To understand the properties of the shape of the actual tee pipe and the effect of shape modeling on finite element method (FEM) analysis results, the authors measured the 3D shape of a 150A equal tee pipe and conducted inelastic static and modal analysis on a specimen including the equal tee pipe. The tee pipe joint used in this investigation was a “steel butt-welding type” carbon steel. In the inelastic analysis, the material property was modeled using bi-linear kinematic hardening. The data for two kinds of shapes were prepared for the FEM analysis: based on the measured configuration; based on the nominal dimension.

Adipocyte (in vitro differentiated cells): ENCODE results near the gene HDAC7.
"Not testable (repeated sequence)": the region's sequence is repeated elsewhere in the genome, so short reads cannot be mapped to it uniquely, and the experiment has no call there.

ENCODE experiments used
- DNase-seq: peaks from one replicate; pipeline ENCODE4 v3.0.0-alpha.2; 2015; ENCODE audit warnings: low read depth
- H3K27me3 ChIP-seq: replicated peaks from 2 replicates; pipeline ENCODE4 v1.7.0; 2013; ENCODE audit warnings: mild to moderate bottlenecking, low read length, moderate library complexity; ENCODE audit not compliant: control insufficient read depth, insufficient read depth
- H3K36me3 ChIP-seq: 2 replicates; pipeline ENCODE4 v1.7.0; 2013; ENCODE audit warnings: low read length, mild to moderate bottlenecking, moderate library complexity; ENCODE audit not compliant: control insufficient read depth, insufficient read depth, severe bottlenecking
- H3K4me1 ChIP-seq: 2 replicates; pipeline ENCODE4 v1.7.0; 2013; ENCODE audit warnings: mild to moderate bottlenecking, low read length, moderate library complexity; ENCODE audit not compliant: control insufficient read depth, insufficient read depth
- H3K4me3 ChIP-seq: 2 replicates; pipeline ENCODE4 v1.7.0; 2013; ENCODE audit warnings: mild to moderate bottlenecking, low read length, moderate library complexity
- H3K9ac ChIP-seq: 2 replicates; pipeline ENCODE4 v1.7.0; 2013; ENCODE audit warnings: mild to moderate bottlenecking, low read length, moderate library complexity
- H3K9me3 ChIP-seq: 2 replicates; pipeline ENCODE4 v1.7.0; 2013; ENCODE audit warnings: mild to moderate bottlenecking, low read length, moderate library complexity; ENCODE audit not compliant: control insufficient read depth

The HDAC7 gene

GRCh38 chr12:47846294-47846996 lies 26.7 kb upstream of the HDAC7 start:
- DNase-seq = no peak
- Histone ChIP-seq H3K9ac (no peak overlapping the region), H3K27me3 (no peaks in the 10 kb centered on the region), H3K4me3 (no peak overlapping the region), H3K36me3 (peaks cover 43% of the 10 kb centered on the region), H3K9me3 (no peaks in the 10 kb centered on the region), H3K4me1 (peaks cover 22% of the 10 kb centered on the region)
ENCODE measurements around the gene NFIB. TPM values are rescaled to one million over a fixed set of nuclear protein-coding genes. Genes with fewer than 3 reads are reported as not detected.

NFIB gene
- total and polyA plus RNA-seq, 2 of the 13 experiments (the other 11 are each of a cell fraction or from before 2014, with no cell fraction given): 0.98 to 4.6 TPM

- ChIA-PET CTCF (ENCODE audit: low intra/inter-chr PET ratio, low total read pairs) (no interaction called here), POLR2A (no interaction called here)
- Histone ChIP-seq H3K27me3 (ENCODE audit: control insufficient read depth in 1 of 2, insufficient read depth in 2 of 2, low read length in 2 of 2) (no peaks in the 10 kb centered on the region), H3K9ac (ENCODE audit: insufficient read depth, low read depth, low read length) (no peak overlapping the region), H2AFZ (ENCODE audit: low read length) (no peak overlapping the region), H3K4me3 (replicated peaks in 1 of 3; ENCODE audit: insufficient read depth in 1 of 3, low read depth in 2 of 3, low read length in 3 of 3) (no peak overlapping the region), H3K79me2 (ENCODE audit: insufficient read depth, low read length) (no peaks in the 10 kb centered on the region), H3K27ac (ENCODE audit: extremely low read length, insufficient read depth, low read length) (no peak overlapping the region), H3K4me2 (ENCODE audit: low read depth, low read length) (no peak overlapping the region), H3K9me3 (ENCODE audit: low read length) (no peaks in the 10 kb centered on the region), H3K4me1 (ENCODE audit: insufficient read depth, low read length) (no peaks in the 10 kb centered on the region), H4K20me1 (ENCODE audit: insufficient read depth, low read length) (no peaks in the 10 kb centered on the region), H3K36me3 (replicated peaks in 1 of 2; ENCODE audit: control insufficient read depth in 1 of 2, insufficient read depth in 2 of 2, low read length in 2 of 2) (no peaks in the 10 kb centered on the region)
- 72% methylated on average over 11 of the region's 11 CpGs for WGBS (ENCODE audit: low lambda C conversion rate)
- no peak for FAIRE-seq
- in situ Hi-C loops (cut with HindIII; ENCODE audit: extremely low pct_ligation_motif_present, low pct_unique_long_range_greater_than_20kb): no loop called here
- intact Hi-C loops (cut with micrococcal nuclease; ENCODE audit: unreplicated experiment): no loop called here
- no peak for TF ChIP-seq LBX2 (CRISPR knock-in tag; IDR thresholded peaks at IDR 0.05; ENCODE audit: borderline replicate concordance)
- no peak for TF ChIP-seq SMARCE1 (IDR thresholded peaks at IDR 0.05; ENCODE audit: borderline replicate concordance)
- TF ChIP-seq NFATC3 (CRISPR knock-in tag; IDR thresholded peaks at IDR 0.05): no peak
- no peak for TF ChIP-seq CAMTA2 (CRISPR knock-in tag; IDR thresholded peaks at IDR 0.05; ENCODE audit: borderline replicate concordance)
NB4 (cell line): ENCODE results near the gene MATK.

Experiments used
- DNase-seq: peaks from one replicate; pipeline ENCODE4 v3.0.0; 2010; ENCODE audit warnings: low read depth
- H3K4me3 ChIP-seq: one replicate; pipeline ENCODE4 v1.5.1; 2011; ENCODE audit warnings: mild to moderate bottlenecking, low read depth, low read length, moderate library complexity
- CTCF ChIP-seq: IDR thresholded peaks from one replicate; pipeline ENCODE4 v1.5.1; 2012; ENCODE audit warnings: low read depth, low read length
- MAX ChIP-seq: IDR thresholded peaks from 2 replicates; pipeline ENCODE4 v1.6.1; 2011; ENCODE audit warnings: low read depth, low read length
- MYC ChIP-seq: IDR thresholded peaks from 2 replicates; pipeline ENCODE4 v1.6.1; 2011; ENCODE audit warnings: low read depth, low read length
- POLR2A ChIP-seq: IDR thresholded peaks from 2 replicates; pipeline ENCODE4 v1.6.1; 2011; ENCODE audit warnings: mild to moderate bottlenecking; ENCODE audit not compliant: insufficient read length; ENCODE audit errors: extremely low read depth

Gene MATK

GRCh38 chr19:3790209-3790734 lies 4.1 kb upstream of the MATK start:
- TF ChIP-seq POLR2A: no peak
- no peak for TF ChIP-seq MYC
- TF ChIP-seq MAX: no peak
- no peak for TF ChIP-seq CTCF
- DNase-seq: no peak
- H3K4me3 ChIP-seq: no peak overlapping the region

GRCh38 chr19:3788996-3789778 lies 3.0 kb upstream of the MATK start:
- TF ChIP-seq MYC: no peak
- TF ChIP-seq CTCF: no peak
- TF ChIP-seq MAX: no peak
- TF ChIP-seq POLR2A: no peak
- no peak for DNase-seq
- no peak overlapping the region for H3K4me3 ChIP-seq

The 3D shape measurement showed that the actual wall thickness of the tee pipe joint was greater than the nominal value, and it was unevenly distributed in the pipe. The maximum measured wall thickness of the pipe was up to 47% thicker than the nominal value. The analysis showed that the model based on the nominal dimension reduces the collapse load by 25%–30% compared to that based on the actual shape. The distribution of cumulative equivalent plastic strain was also affected by the shape modeling; the model based on the nominal dimension predicts the point of strain concentration to be closer to the center of the tee. Though the natural frequencies of these models were different, which is attributed to the difference of elastic stiffness of each model, the mode shapes were similar.